Because the Patriots are in the Super Bowl, and because Bill Belichick—admirably or otherwise—doesn't tell anyone about anything, the press corps has reasoned that it is high time to explore the mysterious dudes who work for him. One is Ernie Adams (left), the other is Berj Najarian (right).
INDIANAPOLIS—Deep inside the New England Patriots' offices, in the room beside coach Bill Belichick's, there sits a man who nobody seems to know exactly what he does.
New York Times:
INDIANAPOLIS—The man inside the coffee shop is Bill Belichick's chief of staff, one of his most trusted confidants.
Any profile of Adams contains words like "secret" and "mysterious," which only add to the intrigue of a Belichick regime that doesn't seem to do anything like any other team. And yet even in the cryptic climate of the Gillette Stadium offices, Adams casts a strange shadow over the organization.
In a system in which injuries are guarded as state secrets and coaches conduct their business like C.I.A. operatives, the Patriots allow little understanding of what, exactly, they have done to reach such sustained success. Najarian's role exemplifies that paranoid mystique. He is the gatekeeper to Belichick, the monitor of the monotone.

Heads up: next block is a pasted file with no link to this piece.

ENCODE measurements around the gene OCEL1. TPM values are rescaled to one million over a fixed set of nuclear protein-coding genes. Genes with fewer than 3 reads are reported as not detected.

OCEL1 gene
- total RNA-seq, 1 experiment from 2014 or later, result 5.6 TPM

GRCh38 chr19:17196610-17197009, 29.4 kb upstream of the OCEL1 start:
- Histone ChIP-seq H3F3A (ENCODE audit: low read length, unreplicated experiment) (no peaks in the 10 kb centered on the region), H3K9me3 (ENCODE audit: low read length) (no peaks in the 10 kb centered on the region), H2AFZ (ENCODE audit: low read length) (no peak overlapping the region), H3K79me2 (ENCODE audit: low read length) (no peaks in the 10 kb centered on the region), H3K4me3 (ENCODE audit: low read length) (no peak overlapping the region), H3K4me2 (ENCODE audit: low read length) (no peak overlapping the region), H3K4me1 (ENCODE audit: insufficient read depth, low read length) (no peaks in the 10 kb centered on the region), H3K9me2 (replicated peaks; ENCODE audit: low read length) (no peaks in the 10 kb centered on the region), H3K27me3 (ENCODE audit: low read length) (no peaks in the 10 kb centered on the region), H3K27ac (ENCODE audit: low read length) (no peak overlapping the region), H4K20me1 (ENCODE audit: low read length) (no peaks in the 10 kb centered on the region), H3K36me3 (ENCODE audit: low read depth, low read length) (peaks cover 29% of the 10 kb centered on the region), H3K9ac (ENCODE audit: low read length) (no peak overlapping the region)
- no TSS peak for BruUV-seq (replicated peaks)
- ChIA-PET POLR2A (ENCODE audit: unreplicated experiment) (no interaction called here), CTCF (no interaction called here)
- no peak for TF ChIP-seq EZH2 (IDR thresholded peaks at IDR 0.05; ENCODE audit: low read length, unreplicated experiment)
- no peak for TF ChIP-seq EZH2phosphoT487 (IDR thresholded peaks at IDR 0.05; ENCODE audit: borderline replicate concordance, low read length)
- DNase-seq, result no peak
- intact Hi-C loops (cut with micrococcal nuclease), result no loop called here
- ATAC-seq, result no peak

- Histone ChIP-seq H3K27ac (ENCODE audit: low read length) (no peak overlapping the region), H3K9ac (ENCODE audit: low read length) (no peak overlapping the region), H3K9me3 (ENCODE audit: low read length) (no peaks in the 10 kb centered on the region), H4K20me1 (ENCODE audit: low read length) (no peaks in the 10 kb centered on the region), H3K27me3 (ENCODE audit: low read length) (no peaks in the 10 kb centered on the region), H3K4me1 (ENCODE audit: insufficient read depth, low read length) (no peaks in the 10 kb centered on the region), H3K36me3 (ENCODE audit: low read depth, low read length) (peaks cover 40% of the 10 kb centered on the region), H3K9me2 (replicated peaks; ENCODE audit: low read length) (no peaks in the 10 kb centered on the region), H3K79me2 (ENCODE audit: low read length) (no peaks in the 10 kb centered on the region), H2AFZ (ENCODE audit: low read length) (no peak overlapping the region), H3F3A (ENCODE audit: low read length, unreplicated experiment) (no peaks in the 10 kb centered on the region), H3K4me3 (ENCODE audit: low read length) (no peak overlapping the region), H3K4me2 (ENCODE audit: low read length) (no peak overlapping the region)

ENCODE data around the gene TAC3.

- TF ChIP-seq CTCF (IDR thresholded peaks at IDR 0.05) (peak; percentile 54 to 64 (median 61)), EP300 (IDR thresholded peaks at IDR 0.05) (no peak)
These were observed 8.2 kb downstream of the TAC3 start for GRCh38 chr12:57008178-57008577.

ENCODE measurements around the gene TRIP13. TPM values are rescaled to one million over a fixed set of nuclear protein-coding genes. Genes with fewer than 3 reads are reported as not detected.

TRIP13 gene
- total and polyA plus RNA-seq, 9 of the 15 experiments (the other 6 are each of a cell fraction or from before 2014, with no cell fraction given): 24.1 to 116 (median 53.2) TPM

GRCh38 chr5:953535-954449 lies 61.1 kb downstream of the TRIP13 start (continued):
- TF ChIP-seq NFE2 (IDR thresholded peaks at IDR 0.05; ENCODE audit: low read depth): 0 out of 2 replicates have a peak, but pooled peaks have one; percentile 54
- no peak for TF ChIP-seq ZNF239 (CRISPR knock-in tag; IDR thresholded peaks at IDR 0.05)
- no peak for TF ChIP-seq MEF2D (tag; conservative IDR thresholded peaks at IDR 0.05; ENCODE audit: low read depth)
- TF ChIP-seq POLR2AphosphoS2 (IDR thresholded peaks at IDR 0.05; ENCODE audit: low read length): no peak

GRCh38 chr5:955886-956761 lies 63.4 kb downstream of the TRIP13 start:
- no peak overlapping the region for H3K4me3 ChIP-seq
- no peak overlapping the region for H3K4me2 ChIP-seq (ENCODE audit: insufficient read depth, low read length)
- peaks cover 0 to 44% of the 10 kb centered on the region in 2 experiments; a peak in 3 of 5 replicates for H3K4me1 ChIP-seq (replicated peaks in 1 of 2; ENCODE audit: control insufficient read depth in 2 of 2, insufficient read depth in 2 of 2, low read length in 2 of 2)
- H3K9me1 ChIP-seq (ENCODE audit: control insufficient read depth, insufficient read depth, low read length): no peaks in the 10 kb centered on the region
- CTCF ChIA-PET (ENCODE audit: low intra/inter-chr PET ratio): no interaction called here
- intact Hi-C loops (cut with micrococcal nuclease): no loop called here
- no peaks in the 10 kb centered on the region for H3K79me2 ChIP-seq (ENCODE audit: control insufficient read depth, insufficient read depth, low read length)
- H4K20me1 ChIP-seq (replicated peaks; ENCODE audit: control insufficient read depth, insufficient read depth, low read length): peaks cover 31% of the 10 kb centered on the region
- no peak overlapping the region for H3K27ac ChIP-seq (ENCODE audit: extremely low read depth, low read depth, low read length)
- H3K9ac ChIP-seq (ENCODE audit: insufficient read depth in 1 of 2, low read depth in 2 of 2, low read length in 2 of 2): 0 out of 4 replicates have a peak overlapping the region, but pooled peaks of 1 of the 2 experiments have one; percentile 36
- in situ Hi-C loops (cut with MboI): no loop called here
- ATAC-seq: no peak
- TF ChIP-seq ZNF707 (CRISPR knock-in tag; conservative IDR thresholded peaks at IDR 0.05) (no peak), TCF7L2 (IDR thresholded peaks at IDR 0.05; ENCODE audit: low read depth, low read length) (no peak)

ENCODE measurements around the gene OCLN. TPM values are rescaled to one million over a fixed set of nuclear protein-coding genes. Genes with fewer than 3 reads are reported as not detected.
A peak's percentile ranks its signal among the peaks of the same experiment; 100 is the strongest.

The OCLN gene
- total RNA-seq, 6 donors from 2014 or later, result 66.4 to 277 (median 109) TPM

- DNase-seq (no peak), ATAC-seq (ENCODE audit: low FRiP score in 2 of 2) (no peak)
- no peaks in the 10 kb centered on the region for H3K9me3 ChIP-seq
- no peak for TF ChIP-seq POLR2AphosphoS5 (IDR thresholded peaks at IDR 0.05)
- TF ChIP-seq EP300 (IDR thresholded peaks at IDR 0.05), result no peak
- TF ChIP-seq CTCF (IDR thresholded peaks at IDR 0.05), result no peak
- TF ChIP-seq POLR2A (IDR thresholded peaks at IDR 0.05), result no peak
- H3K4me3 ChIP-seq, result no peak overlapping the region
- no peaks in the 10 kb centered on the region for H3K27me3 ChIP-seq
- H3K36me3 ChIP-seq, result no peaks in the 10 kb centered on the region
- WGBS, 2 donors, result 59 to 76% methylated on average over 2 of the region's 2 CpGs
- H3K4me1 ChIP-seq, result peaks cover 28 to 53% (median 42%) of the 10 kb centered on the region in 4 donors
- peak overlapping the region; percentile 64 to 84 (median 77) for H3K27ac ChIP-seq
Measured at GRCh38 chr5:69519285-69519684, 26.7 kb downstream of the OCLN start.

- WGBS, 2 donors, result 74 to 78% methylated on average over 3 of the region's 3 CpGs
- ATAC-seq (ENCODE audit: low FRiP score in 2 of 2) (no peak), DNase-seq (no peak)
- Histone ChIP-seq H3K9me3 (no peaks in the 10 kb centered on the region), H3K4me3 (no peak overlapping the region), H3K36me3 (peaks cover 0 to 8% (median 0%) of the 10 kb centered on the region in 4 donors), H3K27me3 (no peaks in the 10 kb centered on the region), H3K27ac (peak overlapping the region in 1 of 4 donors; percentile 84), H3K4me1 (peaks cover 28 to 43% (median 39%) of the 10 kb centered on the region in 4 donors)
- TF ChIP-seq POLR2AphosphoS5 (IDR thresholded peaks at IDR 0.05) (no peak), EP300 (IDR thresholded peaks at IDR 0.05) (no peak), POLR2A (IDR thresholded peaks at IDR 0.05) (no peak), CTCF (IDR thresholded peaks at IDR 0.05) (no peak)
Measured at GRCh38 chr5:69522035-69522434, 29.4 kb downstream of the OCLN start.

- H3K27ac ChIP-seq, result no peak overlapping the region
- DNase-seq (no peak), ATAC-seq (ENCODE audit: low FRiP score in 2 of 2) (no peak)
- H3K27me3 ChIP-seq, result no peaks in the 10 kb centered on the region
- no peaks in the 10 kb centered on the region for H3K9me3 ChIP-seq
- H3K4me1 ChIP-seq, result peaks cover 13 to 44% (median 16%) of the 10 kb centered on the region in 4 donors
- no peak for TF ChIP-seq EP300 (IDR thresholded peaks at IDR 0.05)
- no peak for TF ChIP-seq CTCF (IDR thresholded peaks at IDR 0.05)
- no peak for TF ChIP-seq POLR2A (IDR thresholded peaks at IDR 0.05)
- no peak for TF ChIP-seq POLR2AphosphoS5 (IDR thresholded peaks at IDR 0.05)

"Essentially, he is one of the people who meet with Belichick at Belichick's level," explains Jay Robertson, who was an assistant coach at Northwestern in the early 1970s and has remained friends with Adams since.
From there, Najarian worked in public relations with the Jets. Frank Ramos, the longtime and former public-relations director there, said Najarian "came to get along very well with the defensive coaches." He added: "He got really close with Belichick. There aren't that many who can get that close to Bill. I don't know why he did."
"No clue what he does," safety Patrick Chung says. "No clue at all. Maybe he's an undercover genius."
On the ESPN set, Tedy Bruschi, the retired Patriots linebacker turned analyst, raised both eyebrows when asked about Najarian. No longer affiliated with the team, he still declined to comment.
"How many people talk about the consigliere?" he said.
The Patriots are so hatable they're lovable.